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Scrapping of nursing BTEC could worsen NHS staffing crisis, healthcare leaders warn

NURSING leaders, NHS bosses and campaigners united today to condemn the government for axing training courses which offer one of the “main pathways” for young people to become nurses.

They warned that the decision would worsen staffing crises in health and social care, with campaigners questioning whether the decision was “a deliberate act or incompetence.”

BTEC (Business and Technology Education Council) training in health and social care is one of the main paths for young people, particularly from poorer communities, to join the profession.

The government, however, wants to scrap the course and steer students to T-levels instead, which have higher entry requirements that many current students would not meet.

Keep Our NHS Public co-chairman Dr Tony O’Sullivan said: “This discredited government is pursuing its plan to abolish a route for people from the most deprived communities to take into nursing, health and care careers.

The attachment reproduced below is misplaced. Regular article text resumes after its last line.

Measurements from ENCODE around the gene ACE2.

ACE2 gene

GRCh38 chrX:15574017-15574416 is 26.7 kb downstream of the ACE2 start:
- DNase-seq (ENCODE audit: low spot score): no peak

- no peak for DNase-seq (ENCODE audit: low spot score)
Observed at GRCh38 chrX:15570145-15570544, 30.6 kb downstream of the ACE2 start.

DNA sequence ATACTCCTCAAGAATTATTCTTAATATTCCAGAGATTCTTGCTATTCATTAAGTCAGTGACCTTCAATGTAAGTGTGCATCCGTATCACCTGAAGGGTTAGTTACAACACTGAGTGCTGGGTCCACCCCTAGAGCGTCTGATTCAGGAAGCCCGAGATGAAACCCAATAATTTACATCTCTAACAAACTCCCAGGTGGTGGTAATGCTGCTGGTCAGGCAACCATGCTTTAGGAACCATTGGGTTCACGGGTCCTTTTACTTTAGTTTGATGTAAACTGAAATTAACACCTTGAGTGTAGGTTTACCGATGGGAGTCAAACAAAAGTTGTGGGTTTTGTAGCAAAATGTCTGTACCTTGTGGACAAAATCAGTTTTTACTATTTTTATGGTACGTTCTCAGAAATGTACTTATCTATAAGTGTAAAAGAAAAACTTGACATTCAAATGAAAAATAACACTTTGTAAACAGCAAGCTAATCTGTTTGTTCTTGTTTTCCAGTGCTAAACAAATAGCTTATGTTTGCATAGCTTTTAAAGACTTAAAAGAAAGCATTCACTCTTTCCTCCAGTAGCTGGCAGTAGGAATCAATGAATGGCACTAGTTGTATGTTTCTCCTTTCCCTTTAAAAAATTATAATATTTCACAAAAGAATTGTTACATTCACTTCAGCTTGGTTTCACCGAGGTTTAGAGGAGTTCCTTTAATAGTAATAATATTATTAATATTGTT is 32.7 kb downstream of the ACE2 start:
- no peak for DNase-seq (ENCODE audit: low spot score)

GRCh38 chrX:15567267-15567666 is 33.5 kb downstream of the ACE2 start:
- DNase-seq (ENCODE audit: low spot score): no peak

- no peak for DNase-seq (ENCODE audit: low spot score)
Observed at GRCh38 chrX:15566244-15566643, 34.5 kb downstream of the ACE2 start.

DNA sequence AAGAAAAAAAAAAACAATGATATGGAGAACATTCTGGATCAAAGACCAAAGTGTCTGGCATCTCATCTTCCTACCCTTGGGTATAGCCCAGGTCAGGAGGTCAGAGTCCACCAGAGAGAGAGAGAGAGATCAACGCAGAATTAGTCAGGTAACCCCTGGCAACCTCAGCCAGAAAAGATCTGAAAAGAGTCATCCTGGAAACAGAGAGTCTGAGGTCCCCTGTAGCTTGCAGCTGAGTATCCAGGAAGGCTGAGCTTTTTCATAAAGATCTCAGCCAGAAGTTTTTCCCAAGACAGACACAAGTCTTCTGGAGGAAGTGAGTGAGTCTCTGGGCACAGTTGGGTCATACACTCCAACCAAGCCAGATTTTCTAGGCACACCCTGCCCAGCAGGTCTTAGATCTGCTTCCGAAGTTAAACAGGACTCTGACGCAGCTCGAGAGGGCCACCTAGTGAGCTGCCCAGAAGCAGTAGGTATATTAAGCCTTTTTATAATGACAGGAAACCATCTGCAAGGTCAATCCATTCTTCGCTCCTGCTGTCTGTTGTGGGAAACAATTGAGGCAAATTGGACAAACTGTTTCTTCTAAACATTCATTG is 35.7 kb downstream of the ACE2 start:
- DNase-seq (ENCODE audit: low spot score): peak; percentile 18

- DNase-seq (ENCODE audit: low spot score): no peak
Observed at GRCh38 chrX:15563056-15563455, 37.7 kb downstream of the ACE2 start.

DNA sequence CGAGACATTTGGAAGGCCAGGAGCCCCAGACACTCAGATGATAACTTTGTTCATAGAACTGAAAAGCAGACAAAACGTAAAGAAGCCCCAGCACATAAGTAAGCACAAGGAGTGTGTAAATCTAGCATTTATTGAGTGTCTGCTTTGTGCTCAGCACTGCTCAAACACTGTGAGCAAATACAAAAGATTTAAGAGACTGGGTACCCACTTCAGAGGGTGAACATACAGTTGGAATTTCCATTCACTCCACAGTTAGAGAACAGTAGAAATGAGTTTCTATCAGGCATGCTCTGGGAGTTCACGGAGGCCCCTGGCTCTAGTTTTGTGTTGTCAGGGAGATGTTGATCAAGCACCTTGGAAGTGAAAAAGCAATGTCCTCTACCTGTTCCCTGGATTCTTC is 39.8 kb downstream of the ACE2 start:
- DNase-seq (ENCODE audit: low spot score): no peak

“It is ignoring warning cries from NHS professional leaders and managers. It has had no workforce plan for 12 years.

“Is this a deliberate act or incompetence? Either way the government is undermining the ability of the NHS to get back to safe staffing levels.

“It confirms the government’s intentional neglect of this most vital public service brought to its knees.”

The NHS Confederation, representing health authorities, NHS trusts and commissioning bodies, said the “short-sighted” cut would block young people from “the most deprived areas in our communities” from becoming nurses.

Deputy chief executive Danny Mortimer said: “With over 105,000 vacancies in the NHS and 150,000 in social care, the sector can simply not afford to be losing the workforce of the future because of a lack of suitable training pathways.”

He described the plan as “reckless and ill-advised.”

Royal College of Nursing general secretary and chief executive Pat Cullen said: “In England, removing one of the main pathways by scrapping BTECs in health and social care risks compounding falling application numbers.”

He said the government should increase student nurses’ maintenance grants, remove the spectre of student debt and pay fair wages

Around 30,000 students are studying for health and social care-related BTEC qualifications in England.

The Department for Education said: “We will continue to fund BTECs and other qualifications in future where there is a clear need for them.”

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